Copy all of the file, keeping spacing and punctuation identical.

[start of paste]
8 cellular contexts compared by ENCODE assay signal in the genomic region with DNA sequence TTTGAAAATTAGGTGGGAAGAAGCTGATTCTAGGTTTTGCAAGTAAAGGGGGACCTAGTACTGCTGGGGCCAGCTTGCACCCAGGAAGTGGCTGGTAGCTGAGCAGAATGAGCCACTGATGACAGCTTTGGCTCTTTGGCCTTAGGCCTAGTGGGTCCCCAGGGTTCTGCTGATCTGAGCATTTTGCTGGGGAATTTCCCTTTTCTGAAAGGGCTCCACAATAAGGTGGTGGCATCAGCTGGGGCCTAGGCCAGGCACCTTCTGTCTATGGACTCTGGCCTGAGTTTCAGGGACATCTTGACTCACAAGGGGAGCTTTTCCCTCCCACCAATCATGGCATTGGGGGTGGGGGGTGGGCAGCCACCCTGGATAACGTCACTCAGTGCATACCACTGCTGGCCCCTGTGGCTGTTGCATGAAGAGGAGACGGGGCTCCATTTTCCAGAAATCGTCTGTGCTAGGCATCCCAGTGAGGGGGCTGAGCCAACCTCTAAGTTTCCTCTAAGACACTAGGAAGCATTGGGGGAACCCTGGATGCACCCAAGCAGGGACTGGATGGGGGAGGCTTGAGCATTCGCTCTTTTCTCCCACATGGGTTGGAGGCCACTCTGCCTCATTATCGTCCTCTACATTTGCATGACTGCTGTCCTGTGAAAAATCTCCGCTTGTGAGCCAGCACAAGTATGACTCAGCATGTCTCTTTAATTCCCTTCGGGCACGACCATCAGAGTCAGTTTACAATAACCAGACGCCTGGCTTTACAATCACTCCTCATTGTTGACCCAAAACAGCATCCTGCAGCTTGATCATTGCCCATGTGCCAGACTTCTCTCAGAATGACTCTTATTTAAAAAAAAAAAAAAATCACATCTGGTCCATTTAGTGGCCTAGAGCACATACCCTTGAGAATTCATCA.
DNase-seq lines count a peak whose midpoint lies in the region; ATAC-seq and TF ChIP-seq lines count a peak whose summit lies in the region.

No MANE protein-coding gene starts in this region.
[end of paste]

8 cellular contexts compared by ENCODE assay signal in the genomic region with DNA sequence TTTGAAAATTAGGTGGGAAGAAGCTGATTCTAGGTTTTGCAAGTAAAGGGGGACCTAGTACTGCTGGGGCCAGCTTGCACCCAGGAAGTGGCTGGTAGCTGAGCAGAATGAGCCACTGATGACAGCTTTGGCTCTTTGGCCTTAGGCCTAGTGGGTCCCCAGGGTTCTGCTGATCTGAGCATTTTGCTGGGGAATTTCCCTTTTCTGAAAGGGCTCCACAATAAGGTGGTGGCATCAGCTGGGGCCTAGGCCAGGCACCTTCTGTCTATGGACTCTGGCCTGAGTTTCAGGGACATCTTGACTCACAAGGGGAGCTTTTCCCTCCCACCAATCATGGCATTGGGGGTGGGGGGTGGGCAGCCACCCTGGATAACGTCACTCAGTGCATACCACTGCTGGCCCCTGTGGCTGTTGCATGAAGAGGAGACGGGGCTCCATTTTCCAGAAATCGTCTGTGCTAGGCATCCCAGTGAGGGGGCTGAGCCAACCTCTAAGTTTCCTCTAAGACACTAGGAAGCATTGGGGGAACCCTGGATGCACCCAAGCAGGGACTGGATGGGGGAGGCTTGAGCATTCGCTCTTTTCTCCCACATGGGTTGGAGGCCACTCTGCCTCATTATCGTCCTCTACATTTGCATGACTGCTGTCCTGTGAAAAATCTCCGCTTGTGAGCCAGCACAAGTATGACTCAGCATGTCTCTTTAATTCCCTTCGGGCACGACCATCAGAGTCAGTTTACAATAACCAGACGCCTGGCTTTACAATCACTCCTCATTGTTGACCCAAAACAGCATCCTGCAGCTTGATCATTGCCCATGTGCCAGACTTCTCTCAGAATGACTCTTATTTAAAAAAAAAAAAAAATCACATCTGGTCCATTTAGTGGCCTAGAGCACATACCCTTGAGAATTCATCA.
DNase-seq lines count a peak whose midpoint lies in the region; ATAC-seq and TF ChIP-seq lines count a peak whose summit lies in the region.

No MANE protein-coding gene starts in this region.